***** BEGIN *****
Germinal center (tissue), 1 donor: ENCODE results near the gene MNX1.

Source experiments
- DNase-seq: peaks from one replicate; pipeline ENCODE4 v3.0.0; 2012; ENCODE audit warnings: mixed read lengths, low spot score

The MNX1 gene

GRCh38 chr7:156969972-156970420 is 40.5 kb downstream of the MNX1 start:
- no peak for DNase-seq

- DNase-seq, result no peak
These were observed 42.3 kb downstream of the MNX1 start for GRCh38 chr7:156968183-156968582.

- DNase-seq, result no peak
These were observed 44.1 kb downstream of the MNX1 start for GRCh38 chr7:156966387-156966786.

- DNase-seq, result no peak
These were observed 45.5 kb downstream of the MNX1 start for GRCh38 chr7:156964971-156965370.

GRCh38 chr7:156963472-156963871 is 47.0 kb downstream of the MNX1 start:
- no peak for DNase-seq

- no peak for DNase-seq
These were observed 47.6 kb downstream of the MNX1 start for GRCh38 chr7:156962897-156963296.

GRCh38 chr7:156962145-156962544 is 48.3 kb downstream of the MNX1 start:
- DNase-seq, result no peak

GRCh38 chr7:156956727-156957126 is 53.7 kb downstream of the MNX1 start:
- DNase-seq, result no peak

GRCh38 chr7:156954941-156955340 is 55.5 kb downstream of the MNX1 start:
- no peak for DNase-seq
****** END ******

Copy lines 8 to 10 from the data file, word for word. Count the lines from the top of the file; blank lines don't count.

These were observed 42.3 kb downstream of the MNX1 start for GRCh38 chr7:156968183-156968582.

- DNase-seq, result no peak
These were observed 44.1 kb downstream of the MNX1 start for GRCh38 chr7:156966387-156966786.